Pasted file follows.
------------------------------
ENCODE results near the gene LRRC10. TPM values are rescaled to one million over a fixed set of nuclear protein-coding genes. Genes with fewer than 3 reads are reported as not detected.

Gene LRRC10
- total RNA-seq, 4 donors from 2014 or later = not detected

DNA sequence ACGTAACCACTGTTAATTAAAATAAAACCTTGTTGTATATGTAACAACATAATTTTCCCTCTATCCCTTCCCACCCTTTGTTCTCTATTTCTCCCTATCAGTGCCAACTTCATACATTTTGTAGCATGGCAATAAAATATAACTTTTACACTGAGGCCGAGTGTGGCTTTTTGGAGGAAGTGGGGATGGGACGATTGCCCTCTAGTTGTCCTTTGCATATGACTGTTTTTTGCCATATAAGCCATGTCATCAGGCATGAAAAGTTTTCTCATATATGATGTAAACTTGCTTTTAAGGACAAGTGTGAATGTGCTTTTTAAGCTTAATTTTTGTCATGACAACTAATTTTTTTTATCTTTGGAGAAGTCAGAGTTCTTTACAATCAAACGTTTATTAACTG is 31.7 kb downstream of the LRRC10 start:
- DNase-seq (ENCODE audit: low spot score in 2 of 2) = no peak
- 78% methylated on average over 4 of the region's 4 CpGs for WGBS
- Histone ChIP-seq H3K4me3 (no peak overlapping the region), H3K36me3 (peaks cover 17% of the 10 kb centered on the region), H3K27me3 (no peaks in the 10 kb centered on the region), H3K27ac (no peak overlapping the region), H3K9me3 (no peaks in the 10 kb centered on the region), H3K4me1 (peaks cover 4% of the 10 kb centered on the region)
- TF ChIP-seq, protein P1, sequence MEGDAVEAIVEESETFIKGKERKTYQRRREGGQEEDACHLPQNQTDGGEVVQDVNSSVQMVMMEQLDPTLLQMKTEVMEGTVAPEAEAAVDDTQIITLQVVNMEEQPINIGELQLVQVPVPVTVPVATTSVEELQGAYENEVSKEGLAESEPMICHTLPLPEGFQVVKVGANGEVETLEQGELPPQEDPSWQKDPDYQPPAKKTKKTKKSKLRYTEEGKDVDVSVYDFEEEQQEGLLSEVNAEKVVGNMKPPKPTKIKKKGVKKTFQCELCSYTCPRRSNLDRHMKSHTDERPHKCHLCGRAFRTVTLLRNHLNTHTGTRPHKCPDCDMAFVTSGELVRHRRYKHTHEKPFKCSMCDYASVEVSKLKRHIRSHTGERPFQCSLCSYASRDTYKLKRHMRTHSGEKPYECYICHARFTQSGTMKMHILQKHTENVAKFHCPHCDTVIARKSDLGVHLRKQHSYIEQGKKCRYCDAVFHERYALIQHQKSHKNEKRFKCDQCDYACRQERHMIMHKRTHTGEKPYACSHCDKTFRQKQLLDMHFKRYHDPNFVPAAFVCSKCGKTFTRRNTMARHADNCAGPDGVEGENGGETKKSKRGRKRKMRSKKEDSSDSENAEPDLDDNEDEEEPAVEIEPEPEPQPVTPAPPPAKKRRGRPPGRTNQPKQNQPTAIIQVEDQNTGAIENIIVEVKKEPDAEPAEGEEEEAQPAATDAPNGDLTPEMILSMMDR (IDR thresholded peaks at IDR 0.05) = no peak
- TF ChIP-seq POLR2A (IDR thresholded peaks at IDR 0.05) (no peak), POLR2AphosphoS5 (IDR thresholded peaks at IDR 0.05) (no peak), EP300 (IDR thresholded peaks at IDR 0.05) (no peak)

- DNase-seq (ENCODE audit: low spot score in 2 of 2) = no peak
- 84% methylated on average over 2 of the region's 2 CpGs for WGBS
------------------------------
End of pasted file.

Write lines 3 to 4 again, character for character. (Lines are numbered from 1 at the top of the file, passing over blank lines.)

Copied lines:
- total RNA-seq, 4 donors from 2014 or later = not detected

DNA sequence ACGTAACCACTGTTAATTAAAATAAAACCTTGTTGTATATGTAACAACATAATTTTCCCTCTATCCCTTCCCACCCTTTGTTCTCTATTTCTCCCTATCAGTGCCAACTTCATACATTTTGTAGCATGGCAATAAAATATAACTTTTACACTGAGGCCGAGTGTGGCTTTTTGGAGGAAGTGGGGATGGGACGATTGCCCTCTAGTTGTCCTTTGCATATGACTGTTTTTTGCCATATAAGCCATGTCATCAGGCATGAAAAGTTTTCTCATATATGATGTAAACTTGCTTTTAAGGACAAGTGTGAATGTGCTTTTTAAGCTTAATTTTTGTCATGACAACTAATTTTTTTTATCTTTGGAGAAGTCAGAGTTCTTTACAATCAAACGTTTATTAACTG is 31.7 kb downstream of the LRRC10 start: